Victim's daughter testifies at Hariri assassination trial

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In this March 2, 2005 file photo, Lama Ghalayini, left, daughter of Addul-Hameed Mohammed Ghalaini, accompanied by an unidentified relative, cries after Civil Defense members discovered in Beirut, Lebanon, the body of her father, who was killed in the Feb. 14 explosion that left former Prime Minister Rafik Hariri and 16 other people dead. (AP Photo, File)
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This file photo taken on February 14, 2005 shows a general view of the site of an explosion in Beirut, in which Lebanon's former prime minister Rafiq Hariri was killed. ( AFP / Anwar Amro)
Updated 28 August 2017
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Victim's daughter testifies at Hariri assassination trial

LEIDSCHENDAM, Netherlands: The daughter of a bystander who lost his life in the massive car bomb that killed former Lebanese premier Rafiq Hariri spoke Monday of her family’s harrowing search to find her father’s body.
Lama Ghalayini, 39, is the first victim to testify before the Special Tribunal for Lebanon, a UN-backed tribunal set up to prosecute those who murdered Hariri and 21 others in the huge February 14, 2005 suicide car bombing on Beirut’s busy seafront.
“In the beginning we always had hope that we would find something,” Ghalayini told judges, speaking via video link from the Lebanese capital.
Her voice at times trembling with emotion, Ghalayini described how her father Abdel-Hamid spoke to her the day before going for a walk in the area near the Beirut waterfront.
He was reported missing after news of the suicide bombing — blamed on five suspected members of the powerful Shiite movement Hezbollah, became known.
“We were completely lost, we were in a state of distress and we needed to know exactly what the situation was,” Ghalayini told a five-judge bench.
Looking for their relatives, the family was confronted with the scene of carnage at the blast site.
Ghalayini said they received no help from the authorities in their quest to find her father, a businessman and an amateur pilot.
At the scene “I found body parts. There were also pieces of metal and stones. It was complete chaos,” said Ghalayini.
The family was so desperate that they even hired their own sniffer dogs but to no avail.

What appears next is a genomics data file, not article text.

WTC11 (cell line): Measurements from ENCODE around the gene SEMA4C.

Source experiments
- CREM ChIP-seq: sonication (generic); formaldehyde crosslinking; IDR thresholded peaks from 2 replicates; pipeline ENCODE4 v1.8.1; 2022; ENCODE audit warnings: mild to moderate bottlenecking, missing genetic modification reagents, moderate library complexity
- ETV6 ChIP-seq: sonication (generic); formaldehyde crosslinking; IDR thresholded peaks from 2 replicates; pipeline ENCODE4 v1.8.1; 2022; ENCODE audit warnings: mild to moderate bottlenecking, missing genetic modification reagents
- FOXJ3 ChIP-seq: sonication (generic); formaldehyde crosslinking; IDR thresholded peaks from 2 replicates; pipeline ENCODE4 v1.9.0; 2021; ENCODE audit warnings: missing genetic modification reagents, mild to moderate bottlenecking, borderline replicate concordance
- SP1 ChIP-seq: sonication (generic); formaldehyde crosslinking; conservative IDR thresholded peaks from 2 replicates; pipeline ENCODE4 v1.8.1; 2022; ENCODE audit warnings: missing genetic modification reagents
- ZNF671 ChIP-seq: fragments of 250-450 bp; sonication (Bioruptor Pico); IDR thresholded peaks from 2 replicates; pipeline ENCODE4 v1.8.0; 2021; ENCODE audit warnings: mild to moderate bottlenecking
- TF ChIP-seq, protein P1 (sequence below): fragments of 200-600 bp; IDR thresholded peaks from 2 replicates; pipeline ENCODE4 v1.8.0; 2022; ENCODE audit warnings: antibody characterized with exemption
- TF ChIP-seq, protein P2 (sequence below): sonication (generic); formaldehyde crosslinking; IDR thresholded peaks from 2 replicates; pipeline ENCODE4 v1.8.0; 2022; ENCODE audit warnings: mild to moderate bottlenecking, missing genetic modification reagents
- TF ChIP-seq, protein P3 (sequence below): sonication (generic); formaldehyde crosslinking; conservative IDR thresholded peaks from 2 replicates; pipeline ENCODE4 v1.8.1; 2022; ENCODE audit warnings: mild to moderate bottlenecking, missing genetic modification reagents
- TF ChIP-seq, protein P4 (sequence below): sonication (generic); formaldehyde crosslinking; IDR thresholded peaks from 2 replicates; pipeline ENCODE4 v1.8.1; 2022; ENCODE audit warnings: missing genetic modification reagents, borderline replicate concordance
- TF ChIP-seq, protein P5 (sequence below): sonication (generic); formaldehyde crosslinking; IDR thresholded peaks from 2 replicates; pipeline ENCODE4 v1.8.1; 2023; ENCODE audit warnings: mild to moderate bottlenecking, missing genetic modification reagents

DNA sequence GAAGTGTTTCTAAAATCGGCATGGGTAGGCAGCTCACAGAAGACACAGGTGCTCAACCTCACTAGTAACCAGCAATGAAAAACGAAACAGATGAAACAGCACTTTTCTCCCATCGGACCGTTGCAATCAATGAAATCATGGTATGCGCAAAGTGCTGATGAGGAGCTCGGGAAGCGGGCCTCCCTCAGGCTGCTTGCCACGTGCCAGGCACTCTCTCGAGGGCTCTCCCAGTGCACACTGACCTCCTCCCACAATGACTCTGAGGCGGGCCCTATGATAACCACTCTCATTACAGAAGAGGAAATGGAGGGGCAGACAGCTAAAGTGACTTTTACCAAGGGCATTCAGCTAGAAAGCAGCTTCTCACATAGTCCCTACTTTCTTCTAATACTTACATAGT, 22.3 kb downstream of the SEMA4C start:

Ghalayini’s body was eventually discovered some 17 days after the blast, buried beneath the rubble.
Monday’s hearing marks the first time victims were allowed to speak in the long-running trial which started in 2014 against the five suspects indicted by the court, based just outside The Hague.
However, the STL has quashed the case against one of the accused, Hezbollah commander Mustafa Badreddine, who is believed to have died in fighting in Syria in May last year.
Four others, Salim Ayyash, Hussein Oneissi, Assad Sabra and Hassan Habib Merhi are being tried in absentia.
The STL opened its doors in 2009 and is the only international ad-hoc tribunal with the jurisdiction to try an act of terror.
Hezbollah’s leader Hassan Nasrallah has previously dismissed the tribunal as a US-Israeli plot and vowed none of the defendants will ever be caught.


Security tops agenda as Iraqi PM visits Egypt in first foreign trip

Updated 23 March 2019
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Security tops agenda as Iraqi PM visits Egypt in first foreign trip

  • After meeting Egyptian President Abdel Fattah El-Sisi, Abdul Mahdi highlighted “the importance of drying up the sources of terrorism”
  • The visit to Egypt is Abdul Mahdi’s first trip abroad since taking office in October

CAIRO: Iraqi Prime Minister Adel Abdul Mahdi sought Egypt’s support for efforts to tackle extremist militants in the region during a visit to Cairo on Saturday, his first trip abroad since taking office in October.
After meeting Egyptian President Abdel Fattah El-Sisi, Abdul Mahdi highlighted “the importance of drying up the sources of terrorism” and said “cooperation between Egypt and Iraq will be essential for this matter,” according to an official statement.
His comments came as US-backed forces said they had captured Daesh’s last shred of territory in eastern Syria at Baghouz, ending its territorial rule over a self-proclaimed caliphate straddling Syria and Iraq after years of fighting.
Though the defeat ends the group’s grip over the extremist quasi-state that it declared in 2014, it remains a threat.
Some Daesh fighters still hold out in Syria’s remote central desert and in Iraqi cities they have slipped into the shadows, staging sudden shootings or kidnappings and awaiting a chance to rise again.
The United States thinks the group’s leader, Abu Bakr Al-Baghdadi, is in Iraq.
Defeating militants in Egypt’s Sinai Peninsula and restoring security after years of unrest has been a key promise of El-Sisi, the general-turned-president who came to power a year after the military overthrew Islamist President Mohammed Mursi in 2013.
Egypt has fought an insurgency waged by a Daesh affiliate in North Sinai since 2013. Hundreds of members of the security forces have been killed.